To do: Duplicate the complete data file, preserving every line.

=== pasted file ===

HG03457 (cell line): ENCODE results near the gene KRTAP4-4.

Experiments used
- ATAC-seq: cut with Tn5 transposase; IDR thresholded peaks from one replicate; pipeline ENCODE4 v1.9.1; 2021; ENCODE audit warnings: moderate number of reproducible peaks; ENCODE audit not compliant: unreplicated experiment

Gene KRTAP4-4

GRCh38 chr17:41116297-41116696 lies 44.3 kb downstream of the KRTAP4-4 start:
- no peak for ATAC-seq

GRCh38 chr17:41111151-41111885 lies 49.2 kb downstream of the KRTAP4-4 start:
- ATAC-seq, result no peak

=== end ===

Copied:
HG03457 (cell line): ENCODE results near the gene KRTAP4-4.

Experiments used
- ATAC-seq: cut with Tn5 transposase; IDR thresholded peaks from one replicate; pipeline ENCODE4 v1.9.1; 2021; ENCODE audit warnings: moderate number of reproducible peaks; ENCODE audit not compliant: unreplicated experiment

Gene KRTAP4-4

GRCh38 chr17:41116297-41116696 lies 44.3 kb downstream of the KRTAP4-4 start:
- no peak for ATAC-seq

GRCh38 chr17:41111151-41111885 lies 49.2 kb downstream of the KRTAP4-4 start:
- ATAC-seq, result no peak